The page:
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 Collection: Congressional Research Service Reports
Protection of Security-Related Information

Protection of Security-Related Information

Date: September 27, 2006
Creator: Stevens, Gina Marie & Tatelman, Todd B
Description: None
Contributing Partner: UNT Libraries Government Documents Department
Public Relations and Propaganda: Restrictions on Executive Agency Activities

Public Relations and Propaganda: Restrictions on Executive Agency Activities

Date: February 8, 2005
Creator: Kosar, Kevin R
Description: None
Contributing Partner: UNT Libraries Government Documents Department
Public Relations and Propaganda: Restrictions on Executive Agency Activities

Public Relations and Propaganda: Restrictions on Executive Agency Activities

Date: February 2, 2005
Creator: Kosar, Kevin R
Description: None
Contributing Partner: UNT Libraries Government Documents Department
Public Relations and Propaganda: Restrictions on Executive Agency Activities

Public Relations and Propaganda: Restrictions on Executive Agency Activities

Date: March 21, 2005
Creator: Kosar, Kevin R
Description: None
Contributing Partner: UNT Libraries Government Documents Department
Public Relations and Propaganda: Restrictions on Executive Agency Activities

Public Relations and Propaganda: Restrictions on Executive Agency Activities

Date: May 24, 2005
Creator: Kosar, Kevin R
Description: None
Contributing Partner: UNT Libraries Government Documents Department
Public Safety Communications and Spectrum Resources: Policy Issues for Congress

Public Safety Communications and Spectrum Resources: Policy Issues for Congress

Date: July 15, 2010
Creator: Moore, Linda K.
Description: The availability of radio frequency spectrum is considered essential to developing a modern, interoperable communications network for public safety. Equally critical is building the radio network to use this spectrum. Opinions diverge, however, on such issues as how much spectrum should be made available for the network, who should own it, who should build it, who should operate it, who should be allowed to use it, and how it might be paid for. This report discusses potential paths forward for Congress in regards to modernizing communications. To resolve the debate and move the planning process forward, Congress may decide to pursue oversight or change existing law. Actions proposed to Congress include (1) authorizing the Federal Communications Commission (FCC) to reassign spectrum and (2) changing requirements for the use of spectrum auction proceeds. In particular, legislation in the Deficit Reduction Act of 2005 (P.L. 109-171) might be modified. This law mandated the termination of analog television broadcasting and the release of those channels for other uses, including public safety.
Contributing Partner: UNT Libraries Government Documents Department
Public Speaking and Speechwriting: Selected References

Public Speaking and Speechwriting: Selected References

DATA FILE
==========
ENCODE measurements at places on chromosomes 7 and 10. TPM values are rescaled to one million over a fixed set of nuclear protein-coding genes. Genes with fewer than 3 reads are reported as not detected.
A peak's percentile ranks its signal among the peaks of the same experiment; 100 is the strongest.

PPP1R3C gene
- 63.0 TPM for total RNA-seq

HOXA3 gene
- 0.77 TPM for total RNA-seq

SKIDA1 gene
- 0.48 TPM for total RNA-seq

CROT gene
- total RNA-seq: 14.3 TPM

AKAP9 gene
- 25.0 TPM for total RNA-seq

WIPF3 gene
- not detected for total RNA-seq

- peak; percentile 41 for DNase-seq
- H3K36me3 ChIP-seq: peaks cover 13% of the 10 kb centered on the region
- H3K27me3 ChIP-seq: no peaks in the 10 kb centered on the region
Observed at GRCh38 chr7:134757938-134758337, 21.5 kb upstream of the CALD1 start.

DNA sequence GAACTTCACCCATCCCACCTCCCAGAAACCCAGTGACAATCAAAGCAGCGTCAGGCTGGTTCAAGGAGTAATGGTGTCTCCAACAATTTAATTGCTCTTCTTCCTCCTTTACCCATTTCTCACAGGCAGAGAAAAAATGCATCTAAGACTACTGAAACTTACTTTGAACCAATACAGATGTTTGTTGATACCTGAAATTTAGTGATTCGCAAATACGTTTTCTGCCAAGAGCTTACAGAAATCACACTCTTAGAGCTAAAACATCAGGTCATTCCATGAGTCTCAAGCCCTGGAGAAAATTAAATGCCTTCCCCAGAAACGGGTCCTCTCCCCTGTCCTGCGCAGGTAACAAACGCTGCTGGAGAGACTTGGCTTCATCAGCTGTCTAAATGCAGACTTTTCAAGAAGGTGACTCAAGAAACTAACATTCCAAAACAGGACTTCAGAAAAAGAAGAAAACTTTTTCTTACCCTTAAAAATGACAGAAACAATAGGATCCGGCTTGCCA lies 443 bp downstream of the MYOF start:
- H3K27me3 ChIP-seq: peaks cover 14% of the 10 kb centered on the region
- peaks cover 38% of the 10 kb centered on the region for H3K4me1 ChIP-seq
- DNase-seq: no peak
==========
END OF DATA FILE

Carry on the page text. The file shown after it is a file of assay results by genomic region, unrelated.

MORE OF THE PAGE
Date: December 20, 1996
Creator: Bowers, Jean M
Description: None
Contributing Partner: UNT Libraries Government Documents Department
Publishing Scientific Papers with Potential Security Risks: Issues for Congress

Publishing Scientific Papers with Potential Security Risks: Issues for Congress

Date: July 12, 2012
Creator: Gottron, Frank & Shea, Dana A.
Description: This report discusses the publication of federally-funded research results including positive aspects (wide dissemination that may drive innovation, job creation, technology development, and the advance of science), and the negatives (that some research results could also be used for malicious purposes). This report describes the underlying controversy, the potential benefits and harms of publishing these manuscripts, the actions taken by domestic and international stakeholders, and options to improve the way research is handled to minimize security concerns.
Contributing Partner: UNT Libraries Government Documents Department
Requirements for Linguists in Government Agencies

Requirements for Linguists in Government Agencies

Date: September 2, 2004
Creator: Kuenzi, Jeffrey J
Description: None
Contributing Partner: UNT Libraries Government Documents Department
Secret Sessions of the House and Senate: Authority, Confidentiality, and Frequency

Secret Sessions of the House and Senate: Authority, Confidentiality, and Frequency

Date: November 30, 2011
Creator: Palmer, Betsy
Description: Secret, or closed, sessions of the House and Senate exclude the press and the public. They may be held for matters deemed to require confidentiality and secrecy-such as national security, sensitive communications received from the President, and Senate deliberations during impeachment trials. Although Members usually seek advance agreement for going into secret session, any Member of Congress may request a secret session without notice. When the House or Senate goes into secret session, its chamber and galleries are cleared of everyone except Members and officers and employees specified in the rules or designated by the presiding officer as essential to the session. After the chamber is cleared, its doors are closed.
Contributing Partner: UNT Libraries Government Documents Department